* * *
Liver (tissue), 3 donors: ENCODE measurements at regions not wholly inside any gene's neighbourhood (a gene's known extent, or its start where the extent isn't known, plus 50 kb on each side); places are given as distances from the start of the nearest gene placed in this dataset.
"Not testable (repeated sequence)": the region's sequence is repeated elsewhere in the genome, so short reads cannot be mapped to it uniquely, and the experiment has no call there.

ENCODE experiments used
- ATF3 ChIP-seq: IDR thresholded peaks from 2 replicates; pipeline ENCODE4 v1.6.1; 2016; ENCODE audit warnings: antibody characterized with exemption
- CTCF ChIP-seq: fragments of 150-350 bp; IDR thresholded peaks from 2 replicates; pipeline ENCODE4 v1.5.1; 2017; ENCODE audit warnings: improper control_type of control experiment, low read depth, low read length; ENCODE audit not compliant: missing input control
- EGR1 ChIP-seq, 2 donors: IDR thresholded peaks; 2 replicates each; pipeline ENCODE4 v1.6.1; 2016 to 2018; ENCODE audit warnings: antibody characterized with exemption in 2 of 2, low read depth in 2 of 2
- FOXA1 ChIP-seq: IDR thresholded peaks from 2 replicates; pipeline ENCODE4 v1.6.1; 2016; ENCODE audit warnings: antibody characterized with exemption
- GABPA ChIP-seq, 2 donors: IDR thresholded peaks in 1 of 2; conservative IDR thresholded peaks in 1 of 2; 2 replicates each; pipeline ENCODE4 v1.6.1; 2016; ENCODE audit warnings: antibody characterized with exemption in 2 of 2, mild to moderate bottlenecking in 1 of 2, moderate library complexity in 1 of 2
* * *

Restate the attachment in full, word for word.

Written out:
Liver (tissue), 3 donors: ENCODE measurements at regions not wholly inside any gene's neighbourhood (a gene's known extent, or its start where the extent isn't known, plus 50 kb on each side); places are given as distances from the start of the nearest gene placed in this dataset.
"Not testable (repeated sequence)": the region's sequence is repeated elsewhere in the genome, so short reads cannot be mapped to it uniquely, and the experiment has no call there.

ENCODE experiments used
- ATF3 ChIP-seq: IDR thresholded peaks from 2 replicates; pipeline ENCODE4 v1.6.1; 2016; ENCODE audit warnings: antibody characterized with exemption
- CTCF ChIP-seq: fragments of 150-350 bp; IDR thresholded peaks from 2 replicates; pipeline ENCODE4 v1.5.1; 2017; ENCODE audit warnings: improper control_type of control experiment, low read depth, low read length; ENCODE audit not compliant: missing input control
- EGR1 ChIP-seq, 2 donors: IDR thresholded peaks; 2 replicates each; pipeline ENCODE4 v1.6.1; 2016 to 2018; ENCODE audit warnings: antibody characterized with exemption in 2 of 2, low read depth in 2 of 2
- FOXA1 ChIP-seq: IDR thresholded peaks from 2 replicates; pipeline ENCODE4 v1.6.1; 2016; ENCODE audit warnings: antibody characterized with exemption
- GABPA ChIP-seq, 2 donors: IDR thresholded peaks in 1 of 2; conservative IDR thresholded peaks in 1 of 2; 2 replicates each; pipeline ENCODE4 v1.6.1; 2016; ENCODE audit warnings: antibody characterized with exemption in 2 of 2, mild to moderate bottlenecking in 1 of 2, moderate library complexity in 1 of 2